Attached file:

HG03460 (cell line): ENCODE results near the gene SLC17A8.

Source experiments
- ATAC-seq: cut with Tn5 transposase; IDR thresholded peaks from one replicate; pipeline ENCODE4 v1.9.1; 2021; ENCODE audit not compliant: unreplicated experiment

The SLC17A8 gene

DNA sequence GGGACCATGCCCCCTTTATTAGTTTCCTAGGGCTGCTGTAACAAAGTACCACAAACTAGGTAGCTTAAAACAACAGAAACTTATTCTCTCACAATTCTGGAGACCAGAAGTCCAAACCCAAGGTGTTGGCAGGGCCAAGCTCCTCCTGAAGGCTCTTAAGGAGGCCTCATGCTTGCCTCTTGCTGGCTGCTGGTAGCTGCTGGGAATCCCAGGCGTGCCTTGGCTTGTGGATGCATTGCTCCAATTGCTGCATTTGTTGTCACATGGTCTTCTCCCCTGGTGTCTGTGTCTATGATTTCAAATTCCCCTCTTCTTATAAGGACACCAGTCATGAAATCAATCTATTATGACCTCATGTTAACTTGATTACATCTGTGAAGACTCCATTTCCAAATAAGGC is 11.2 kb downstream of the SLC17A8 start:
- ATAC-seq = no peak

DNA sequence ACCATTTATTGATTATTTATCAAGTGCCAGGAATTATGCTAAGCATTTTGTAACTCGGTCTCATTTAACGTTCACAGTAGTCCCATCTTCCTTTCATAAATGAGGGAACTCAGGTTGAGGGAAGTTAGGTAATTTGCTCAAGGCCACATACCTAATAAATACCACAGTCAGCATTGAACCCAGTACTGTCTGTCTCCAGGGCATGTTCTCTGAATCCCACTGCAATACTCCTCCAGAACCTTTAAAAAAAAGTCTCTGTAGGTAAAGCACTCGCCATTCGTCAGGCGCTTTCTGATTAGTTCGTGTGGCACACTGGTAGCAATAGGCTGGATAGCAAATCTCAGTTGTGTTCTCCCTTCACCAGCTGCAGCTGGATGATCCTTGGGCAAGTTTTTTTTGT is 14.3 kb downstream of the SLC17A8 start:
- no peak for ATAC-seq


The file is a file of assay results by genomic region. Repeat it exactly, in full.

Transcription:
HG03460 (cell line): ENCODE results near the gene SLC17A8.

Source experiments
- ATAC-seq: cut with Tn5 transposase; IDR thresholded peaks from one replicate; pipeline ENCODE4 v1.9.1; 2021; ENCODE audit not compliant: unreplicated experiment

The SLC17A8 gene

DNA sequence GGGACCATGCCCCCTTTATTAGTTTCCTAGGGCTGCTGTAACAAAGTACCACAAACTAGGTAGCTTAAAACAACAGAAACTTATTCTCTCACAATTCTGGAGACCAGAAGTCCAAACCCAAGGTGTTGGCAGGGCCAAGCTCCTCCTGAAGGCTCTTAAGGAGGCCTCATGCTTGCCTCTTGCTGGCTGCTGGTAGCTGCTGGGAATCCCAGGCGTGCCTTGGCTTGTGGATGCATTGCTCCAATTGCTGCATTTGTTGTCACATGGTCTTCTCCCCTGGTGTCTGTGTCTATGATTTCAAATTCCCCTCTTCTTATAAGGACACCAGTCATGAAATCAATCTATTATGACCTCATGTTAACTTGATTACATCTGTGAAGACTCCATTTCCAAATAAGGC is 11.2 kb downstream of the SLC17A8 start:
- ATAC-seq = no peak

DNA sequence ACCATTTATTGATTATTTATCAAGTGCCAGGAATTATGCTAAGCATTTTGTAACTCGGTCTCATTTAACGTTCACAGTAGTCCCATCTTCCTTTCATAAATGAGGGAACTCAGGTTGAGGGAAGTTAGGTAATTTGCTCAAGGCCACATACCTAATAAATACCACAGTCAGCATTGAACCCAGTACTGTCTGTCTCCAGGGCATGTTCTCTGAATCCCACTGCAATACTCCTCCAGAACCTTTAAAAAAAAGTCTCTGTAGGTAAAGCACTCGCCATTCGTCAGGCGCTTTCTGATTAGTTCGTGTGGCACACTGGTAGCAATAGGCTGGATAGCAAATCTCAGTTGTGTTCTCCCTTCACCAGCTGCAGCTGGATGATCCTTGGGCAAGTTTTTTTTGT is 14.3 kb downstream of the SLC17A8 start:
- no peak for ATAC-seq